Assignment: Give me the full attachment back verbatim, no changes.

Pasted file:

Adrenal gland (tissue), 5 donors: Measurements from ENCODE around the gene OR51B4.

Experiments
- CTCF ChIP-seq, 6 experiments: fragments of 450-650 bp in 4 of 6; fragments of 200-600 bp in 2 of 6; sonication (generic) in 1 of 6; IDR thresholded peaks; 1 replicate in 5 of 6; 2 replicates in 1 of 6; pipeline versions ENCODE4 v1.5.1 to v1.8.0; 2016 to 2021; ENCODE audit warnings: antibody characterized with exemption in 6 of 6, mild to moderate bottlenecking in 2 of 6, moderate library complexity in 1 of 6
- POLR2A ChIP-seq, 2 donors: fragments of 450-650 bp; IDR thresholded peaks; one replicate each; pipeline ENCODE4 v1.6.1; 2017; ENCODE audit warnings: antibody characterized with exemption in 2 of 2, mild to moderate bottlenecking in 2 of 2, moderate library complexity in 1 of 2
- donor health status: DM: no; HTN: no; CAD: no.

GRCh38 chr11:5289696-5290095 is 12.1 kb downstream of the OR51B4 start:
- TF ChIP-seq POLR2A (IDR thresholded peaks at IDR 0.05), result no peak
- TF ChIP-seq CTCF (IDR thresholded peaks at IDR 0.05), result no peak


Adrenal gland (tissue), 5 donors: Measurements from ENCODE around the gene OR51B4.

Experiments
- CTCF ChIP-seq, 6 experiments: fragments of 450-650 bp in 4 of 6; fragments of 200-600 bp in 2 of 6; sonication (generic) in 1 of 6; IDR thresholded peaks; 1 replicate in 5 of 6; 2 replicates in 1 of 6; pipeline versions ENCODE4 v1.5.1 to v1.8.0; 2016 to 2021; ENCODE audit warnings: antibody characterized with exemption in 6 of 6, mild to moderate bottlenecking in 2 of 6, moderate library complexity in 1 of 6
- POLR2A ChIP-seq, 2 donors: fragments of 450-650 bp; IDR thresholded peaks; one replicate each; pipeline ENCODE4 v1.6.1; 2017; ENCODE audit warnings: antibody characterized with exemption in 2 of 2, mild to moderate bottlenecking in 2 of 2, moderate library complexity in 1 of 2
- donor health status: DM: no; HTN: no; CAD: no.

GRCh38 chr11:5289696-5290095 is 12.1 kb downstream of the OR51B4 start:
- TF ChIP-seq POLR2A (IDR thresholded peaks at IDR 0.05), result no peak
- TF ChIP-seq CTCF (IDR thresholded peaks at IDR 0.05), result no peak